Baked Silicon

Nothing of circumstance happened at work yesterday and today. Last night I finished watching Cat on a Hot Tin Roof. This evening, I took another crack at fixing a laptop I’ve had on hand for a while.I kept Krystle’s IBM Thinkpad T40 at my house after my trip to Ruston last New Years. I was not able to fix it as I determined that the onboard video chip had a faulty connection which caused the laptop to lockup randomly and whenever the laptop was bumped in some fashion. As this wasn’t something I was able to fix at the time I sent Krystle a “new” laptop and shelved the broken one until I could fix it. I read about how people successfully repaired the video chip connection with something called a solder reflow in which the chip and board are heated, melting the solder and repairing the connections. The method described involved a heat gun and infrared thermometer. I wasn’t interested in purchasing those items to fix a laptop worth less than $200. Replacement motherboards on eBay were prohibitively expensive so I just stuck the laptop in my closet.On Wednesday I read an interesting topic at [H]ard|Forum in which someone repaired a broken video card, presumably with a chip connection issue, by heating his card in a standard kitchen oven for a couple minutes. I immediately recalled the Thinkpad in my closet with the same problem and was intrigued by the possibility of fixing the laptop with “equipment” I already have.After doing some reading online I learned that others have successfully attempted the reflow fix in conventional ovens, toaster ovens and even skillets. With a possibility of success in mind I decided to give it a shot. At worst, a laptop that only works when you don’t touch it would not work at all. I spent a good portion of this evening tearing down the laptop. I open up laptops somewhat frequently but I seldom have to gut them like I did tonight. With the motherboard stripped of everything that could be removed, even stickers, I set it up on a cookie sheet. I set it off the metal surface with three little balls of aluminum foil. I was careful to rest the foil on bare areas of the board away from bunches of little circuits. I set the board in the oven preheated to 425 degrees for five minutes. I determined the time and temperature from various estimations and solder melting points I read online. I watched the board through the five minutes just in case of some sort of catastrophe. I never saw any solder appear to be melting so my first thought was I didn’t leave it in long enough.Later after removing the motherboard and letting it cool, I started to reassemble the laptop. I first connected just the display, keyboard and battery to confirm the computer would still POST. It did boot so as I was putting it back together I at least knew I did not fry the thing. It took over an hour to fully reassemble the laptop. I was on the phone with Krystle through a good deal of the process although I was not able to give her much of my attention. I had not documented which screws went where to it took a bit longer than it could have to get the Thinkpad back together. I turned it on a couple times during the job to make sure I didn’t screw anything up.There was no operating system installed so when I was finished I booted a formatting tool from CD and did a zero wipe and format of the hard drive to see if the computer could remain working for an extended period. After that completed successfully I booted a Windows XP installation CD and tapped the touchpad repeatedly while it loaded files. Normally such activity would promptly lockup the computer but again there were no problems. I also installed Windows 7 RC without incident.Following the installation I fooled around with the laptop for a while and still no lockups. I am typing this entry on the resurrected Thinkpad right now, something I would never have been able to do. Keying 750 words is the most substantial stress test I wish to carry out at present but so far it appears baking the motherboard actually worked, which is perfectly logical and astonishing at the same time. I’m quite pleased with myself just now.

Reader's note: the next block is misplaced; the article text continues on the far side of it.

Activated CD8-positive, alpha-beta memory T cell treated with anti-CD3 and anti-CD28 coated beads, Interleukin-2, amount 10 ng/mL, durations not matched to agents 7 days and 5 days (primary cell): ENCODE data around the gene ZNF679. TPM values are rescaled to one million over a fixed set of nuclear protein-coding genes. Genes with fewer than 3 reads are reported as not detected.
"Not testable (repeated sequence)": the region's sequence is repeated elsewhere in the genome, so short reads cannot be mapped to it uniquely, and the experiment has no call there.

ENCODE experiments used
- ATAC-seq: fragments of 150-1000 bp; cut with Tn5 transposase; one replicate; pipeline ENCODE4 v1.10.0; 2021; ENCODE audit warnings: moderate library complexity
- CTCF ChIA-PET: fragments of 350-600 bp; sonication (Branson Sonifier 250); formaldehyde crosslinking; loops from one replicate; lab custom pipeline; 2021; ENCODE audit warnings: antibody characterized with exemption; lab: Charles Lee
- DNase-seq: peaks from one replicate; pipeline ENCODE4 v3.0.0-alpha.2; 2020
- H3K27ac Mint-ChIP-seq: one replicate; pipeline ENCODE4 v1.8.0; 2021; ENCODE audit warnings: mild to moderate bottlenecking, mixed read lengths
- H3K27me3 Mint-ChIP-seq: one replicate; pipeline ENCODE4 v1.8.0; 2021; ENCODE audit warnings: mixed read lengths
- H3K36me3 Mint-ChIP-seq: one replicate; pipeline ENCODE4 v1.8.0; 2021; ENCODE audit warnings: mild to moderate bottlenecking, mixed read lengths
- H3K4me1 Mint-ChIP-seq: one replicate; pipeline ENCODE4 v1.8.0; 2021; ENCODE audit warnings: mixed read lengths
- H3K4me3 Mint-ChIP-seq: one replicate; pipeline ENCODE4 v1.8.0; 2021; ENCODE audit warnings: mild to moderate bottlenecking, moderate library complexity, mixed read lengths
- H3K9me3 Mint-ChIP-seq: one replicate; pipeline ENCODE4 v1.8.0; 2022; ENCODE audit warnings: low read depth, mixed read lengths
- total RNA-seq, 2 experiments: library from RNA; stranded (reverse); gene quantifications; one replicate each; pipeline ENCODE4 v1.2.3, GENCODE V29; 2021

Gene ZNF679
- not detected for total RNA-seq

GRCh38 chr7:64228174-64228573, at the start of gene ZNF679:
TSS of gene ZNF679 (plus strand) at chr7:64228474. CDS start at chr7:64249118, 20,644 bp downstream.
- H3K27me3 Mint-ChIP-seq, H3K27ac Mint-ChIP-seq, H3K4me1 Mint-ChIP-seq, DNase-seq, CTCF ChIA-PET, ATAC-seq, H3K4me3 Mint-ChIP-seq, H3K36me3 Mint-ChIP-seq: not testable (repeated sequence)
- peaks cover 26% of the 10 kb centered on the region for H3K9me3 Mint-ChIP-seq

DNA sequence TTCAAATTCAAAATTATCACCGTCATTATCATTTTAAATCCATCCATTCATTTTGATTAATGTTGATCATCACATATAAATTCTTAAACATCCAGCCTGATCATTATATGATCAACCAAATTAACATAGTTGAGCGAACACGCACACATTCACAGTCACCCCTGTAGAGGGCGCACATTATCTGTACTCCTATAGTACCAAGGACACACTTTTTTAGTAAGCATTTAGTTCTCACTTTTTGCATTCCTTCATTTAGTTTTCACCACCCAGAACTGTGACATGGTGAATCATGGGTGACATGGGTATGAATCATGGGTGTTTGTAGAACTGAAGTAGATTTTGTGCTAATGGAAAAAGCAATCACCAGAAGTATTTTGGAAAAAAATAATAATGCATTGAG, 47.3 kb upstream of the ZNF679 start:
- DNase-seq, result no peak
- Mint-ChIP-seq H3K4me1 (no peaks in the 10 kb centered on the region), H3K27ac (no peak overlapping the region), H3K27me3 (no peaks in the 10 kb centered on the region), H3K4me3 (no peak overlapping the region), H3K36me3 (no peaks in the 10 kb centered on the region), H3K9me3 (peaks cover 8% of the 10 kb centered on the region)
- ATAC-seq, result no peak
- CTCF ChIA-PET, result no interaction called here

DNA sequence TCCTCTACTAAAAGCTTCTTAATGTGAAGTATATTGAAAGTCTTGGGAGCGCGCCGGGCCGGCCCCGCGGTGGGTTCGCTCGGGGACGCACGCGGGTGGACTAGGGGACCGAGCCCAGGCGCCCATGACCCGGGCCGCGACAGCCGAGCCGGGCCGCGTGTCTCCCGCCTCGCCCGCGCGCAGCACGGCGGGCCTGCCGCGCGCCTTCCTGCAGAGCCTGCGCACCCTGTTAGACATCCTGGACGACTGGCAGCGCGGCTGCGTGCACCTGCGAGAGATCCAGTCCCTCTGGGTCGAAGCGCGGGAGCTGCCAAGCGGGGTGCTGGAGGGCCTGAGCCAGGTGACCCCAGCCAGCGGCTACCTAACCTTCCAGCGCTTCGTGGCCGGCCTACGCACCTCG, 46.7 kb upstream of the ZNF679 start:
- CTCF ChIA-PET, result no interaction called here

Comments are closed.